Excerpt: Peak Season for Murder

Prologue:

Twenty-Four Years Earlier

The woman stood over her sleeping lover, watching the gentle rise and fall of his naked chest, listening to his breathing. In her right hand, she held the pistol, the one he’d given her for protection.

“Mostly from me,” he’d joked.

Small, compact with an ivory handle, she could cradle it in the palm of her hand, carry it in her jacket pocket, hide it in her purse, and no one would see it.

She raised her right hand and aimed the gun at his temple.

How easy it would be to kill him, she thought. And no one could blame me.

As if he sensed her, he took a deep breath and let out a soft snore, then settled back to sleep.

On his left hand she could see the glint of his gold wedding band.

“You knew what we were about. I never lied to you,” had been his explanation.

Was I that weak, she wondered? No, he was that strong.

Suddenly, lightning flashed against the window, lighting up the room for a second as if illuminating her weakness—his perfect face.

She pulled back on the trigger thinking how easily she could destroy it.

A clap of thunder crashed overhead.

Had his eyes flickered open for a brief second? she thought, holding her breath. But it was just an illusion; he went on softly snoring, oblivious as always, wrapped up in his own dreams.

No, she told herself as she eased up on the trigger.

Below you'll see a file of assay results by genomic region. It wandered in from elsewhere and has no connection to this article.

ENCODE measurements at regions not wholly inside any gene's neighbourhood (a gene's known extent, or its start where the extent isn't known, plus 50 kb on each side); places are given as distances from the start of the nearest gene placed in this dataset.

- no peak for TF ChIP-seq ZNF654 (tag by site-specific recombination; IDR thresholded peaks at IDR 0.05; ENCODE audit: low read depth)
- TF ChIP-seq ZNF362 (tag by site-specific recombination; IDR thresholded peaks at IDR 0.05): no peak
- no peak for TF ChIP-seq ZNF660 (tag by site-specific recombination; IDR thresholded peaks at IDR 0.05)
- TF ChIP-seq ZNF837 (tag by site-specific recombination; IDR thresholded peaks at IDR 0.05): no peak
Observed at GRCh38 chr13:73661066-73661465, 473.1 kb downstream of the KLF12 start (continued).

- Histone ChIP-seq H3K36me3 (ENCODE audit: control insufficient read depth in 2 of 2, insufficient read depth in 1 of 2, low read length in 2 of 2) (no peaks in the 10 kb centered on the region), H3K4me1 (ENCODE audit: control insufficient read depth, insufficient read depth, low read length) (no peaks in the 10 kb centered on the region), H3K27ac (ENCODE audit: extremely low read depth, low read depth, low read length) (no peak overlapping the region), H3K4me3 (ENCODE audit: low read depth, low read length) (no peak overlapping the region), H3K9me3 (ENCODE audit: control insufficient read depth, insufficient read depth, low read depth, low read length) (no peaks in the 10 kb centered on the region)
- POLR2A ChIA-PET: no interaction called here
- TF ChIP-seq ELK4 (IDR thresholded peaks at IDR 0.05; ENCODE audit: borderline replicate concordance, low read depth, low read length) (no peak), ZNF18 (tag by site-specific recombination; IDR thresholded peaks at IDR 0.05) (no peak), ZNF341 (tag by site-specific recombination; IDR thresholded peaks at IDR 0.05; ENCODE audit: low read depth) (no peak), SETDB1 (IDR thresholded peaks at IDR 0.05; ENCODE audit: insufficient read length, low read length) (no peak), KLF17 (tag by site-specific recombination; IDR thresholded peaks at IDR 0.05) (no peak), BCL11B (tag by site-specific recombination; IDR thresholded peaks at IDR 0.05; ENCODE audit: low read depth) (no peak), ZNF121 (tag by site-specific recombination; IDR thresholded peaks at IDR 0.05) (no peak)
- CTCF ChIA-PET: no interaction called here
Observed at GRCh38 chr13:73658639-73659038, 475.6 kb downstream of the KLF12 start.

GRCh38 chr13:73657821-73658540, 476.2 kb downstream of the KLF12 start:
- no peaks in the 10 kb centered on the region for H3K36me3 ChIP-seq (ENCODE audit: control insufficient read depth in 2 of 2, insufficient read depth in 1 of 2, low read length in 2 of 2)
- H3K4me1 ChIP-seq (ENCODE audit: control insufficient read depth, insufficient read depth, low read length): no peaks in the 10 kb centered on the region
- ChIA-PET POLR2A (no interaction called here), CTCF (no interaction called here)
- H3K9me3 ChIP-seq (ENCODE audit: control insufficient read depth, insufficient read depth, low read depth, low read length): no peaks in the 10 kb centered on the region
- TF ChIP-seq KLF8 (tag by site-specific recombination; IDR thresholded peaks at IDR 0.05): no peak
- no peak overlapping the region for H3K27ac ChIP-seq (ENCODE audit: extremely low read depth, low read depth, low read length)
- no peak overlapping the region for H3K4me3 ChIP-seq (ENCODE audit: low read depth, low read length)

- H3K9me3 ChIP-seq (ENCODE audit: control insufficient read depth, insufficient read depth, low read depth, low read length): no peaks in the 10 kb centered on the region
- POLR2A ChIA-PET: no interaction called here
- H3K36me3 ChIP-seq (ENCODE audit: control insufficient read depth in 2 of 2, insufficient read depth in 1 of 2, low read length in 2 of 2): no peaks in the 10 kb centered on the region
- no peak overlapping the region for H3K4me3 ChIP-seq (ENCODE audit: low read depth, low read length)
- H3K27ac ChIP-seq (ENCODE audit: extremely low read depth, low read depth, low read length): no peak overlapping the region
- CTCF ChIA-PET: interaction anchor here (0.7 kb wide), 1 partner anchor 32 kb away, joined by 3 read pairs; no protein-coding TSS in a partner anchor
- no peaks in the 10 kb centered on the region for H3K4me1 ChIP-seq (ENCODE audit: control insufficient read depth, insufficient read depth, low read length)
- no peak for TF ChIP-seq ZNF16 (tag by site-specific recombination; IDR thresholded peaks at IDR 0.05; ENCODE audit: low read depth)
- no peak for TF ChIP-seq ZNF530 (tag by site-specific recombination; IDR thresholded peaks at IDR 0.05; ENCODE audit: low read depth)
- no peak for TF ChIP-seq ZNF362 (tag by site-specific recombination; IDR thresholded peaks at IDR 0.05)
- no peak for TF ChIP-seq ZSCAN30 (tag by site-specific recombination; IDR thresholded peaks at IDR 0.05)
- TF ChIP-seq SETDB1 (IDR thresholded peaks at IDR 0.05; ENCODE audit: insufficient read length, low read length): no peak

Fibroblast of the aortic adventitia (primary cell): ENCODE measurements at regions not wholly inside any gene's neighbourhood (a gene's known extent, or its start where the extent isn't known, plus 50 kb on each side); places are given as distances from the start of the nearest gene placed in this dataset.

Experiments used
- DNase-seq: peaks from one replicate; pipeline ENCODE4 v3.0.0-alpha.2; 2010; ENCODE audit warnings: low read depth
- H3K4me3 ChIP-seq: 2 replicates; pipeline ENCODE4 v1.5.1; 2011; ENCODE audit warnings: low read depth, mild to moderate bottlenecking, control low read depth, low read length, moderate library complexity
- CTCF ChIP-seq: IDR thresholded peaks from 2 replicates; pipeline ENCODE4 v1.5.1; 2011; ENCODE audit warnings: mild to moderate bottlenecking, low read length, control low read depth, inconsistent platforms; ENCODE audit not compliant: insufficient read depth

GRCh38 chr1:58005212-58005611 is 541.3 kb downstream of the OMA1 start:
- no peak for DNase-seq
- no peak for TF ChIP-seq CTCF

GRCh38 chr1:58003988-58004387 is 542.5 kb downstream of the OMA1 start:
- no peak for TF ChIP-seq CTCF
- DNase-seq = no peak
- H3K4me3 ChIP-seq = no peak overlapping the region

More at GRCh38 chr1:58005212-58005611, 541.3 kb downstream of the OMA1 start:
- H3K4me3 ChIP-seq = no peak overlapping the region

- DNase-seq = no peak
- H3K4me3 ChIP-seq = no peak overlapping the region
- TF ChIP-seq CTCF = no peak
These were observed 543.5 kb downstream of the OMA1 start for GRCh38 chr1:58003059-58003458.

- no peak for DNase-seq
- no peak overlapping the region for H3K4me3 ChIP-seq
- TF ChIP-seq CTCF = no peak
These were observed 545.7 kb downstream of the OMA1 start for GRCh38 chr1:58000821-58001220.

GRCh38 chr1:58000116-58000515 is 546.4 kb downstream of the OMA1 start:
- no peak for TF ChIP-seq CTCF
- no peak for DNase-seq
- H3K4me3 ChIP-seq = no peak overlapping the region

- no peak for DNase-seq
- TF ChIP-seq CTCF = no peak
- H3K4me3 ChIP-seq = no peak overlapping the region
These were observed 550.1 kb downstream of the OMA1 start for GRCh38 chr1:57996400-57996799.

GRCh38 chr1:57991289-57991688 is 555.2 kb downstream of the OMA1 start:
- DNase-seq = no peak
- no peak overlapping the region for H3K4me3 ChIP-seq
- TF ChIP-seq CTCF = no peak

She took one more look at him before she crept out of the bedroom.

As she stood in the living room, she was tempted to take something, some reminder of this time. But she knew she had to make it look right.

She put the pistol back in the desk drawer.

Quietly, she opened the front door, locking it behind her, as if she had never been there, as if she had never let him into her life.

Her car was parked in front of the apartment building. But she walked past it into the dark, wet night, the rain soaking through her t-shirt and jeans. She congratulated herself on two things: her cleverness in staging her own disappearance and her restraint in not killing him—the man who had ruined her.

After all, she thought to herself, as she headed toward the highway, murder was never part of the plan. I simply want to disappear forever.